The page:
Near the 4th of July in 1960, I camped with a few neighborhood friends and plenty of firecrackers inside the remains of an old stone structure atop a hill overlooking the Mississippi River. Although we had walked and sledded past it countless times, I had no idea of the history of the ruins where we pitched our tents. In the fanciful play of a nearly ten-year-old boy, the ruins resembled the Alamo. We defended it by tossing firecrackers at imaginary invaders scaling the walls (and sometimes at each other). That is, until our quiet Monkey Run neighborhood tired of the noisy barrage late at night. Steve Oslica came out of his house and store on the other side of the public road at the foot of the hill and politely sent us home. We rolled up our sleeping bags, folded our tents, and trudged home, disappointed that our spirited display of firecracker patriotism and gallant defense of the Alamo were not better appreciated.
Mr. Oslica’s wife, Mary Margaret Kitsock, was part of a Ukrainian immigrant community drawn to Ilasco in the early 1900s by jobs at the Atlas Portland Cement plant south of Hannibal, Missouri. In fact, her family owned Kitsock Hill, where we camped inside the ruins of a church closely connected to her family’s history in the Monkey Run section of Ilasco. Until the church was built in 1919, her parents (Nicholas M. and Christina Kitsock) and other Ukrainians depended on priests from St. Louis to come by train for marriages, baptisms, funerals, and divine liturgies in the Byzantine or Greek Catholic Uniate tradition. They recognized the Roman papacy’s authority, but continued Greek liturgies, rituals, and practices, including the use of married clergy. When St. Louis priests were not available, Ukrainians held services in each other’s home. Mildred Kitsock King, Mary’s younger sister, later recalled: “My fondest memory of my mother is of her telling us Bible stories and kneeling. . . praying in the Ukranian language.” (Mildred Kitsock King to Gregg Andrews, March 20, 1993)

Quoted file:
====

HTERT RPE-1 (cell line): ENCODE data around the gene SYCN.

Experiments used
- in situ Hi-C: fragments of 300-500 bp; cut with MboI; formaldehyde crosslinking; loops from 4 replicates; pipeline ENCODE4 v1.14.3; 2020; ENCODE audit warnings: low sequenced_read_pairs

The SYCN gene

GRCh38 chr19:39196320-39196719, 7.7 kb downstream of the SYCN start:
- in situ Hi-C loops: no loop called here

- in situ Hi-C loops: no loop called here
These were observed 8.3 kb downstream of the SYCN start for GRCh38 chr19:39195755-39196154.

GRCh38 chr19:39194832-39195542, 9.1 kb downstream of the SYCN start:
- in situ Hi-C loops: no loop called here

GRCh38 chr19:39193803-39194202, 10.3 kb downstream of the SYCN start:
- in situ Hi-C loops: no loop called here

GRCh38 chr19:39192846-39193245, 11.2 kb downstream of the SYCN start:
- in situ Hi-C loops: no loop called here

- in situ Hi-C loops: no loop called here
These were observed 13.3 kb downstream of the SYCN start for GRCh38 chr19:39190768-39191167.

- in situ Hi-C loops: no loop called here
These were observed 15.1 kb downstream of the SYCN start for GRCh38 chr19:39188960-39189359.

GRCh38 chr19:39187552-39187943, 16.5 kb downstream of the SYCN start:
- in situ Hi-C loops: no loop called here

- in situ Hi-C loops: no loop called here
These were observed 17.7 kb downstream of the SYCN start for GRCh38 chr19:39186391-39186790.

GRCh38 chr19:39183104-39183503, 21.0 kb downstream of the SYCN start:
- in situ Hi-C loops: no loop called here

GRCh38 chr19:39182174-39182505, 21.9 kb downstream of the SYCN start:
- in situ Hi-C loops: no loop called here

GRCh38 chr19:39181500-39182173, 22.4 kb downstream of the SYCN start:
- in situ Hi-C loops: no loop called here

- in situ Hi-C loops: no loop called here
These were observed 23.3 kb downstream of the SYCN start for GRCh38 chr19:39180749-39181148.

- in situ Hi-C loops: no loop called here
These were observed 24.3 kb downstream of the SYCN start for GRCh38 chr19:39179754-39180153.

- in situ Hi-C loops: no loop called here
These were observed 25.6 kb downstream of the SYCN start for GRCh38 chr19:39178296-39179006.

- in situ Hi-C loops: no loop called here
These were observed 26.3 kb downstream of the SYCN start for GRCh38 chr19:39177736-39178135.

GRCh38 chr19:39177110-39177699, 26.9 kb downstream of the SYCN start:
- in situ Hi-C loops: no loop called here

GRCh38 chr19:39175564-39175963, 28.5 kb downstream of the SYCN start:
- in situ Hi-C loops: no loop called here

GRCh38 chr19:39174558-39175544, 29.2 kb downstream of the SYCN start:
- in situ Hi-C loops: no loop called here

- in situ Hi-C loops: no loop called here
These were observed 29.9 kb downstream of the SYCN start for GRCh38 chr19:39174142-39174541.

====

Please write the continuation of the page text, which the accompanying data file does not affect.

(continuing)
Under the jurisdiction of the Byzantine-Ukrainian Rite Catholic Bishop of Philadelphia, the St. Peter’s church in Monkey Run was built with funds provided by the Greek Catholic Union, a fraternal society in Philadelphia. Atop the steeple and bronze cupola, a Greek cross with three horizontal bars stood out above the “Onion Bulb” dome overlooking the Mississippi River with a message of rebirth and eternal life. The Kitsock family leased hillside land to the church in Monkey Run, but due to a declining demand for labor at the cement plant, the church closed in 1924. The shrinking Ukrainian community could no longer support it financially. Ralls County authorities temporarily used the stone basement of the church for a public grade school. Until the building was torn down in 1938, river travelers and motorists who gazed up at the “Onion Bulb” dome on the bluffs were left to wonder about the origins of such a unique church in a small Mississippi River town in rural Missouri. Only the stone foundation remains today to remind us of the role of Ukrainian immigrants in the industrial and cultural history of the area (Gregg Andrews, City of Dust: A Cement Company Town in the Land of Tom Sawyer, University of Missouri Press, 1996, p. 145).
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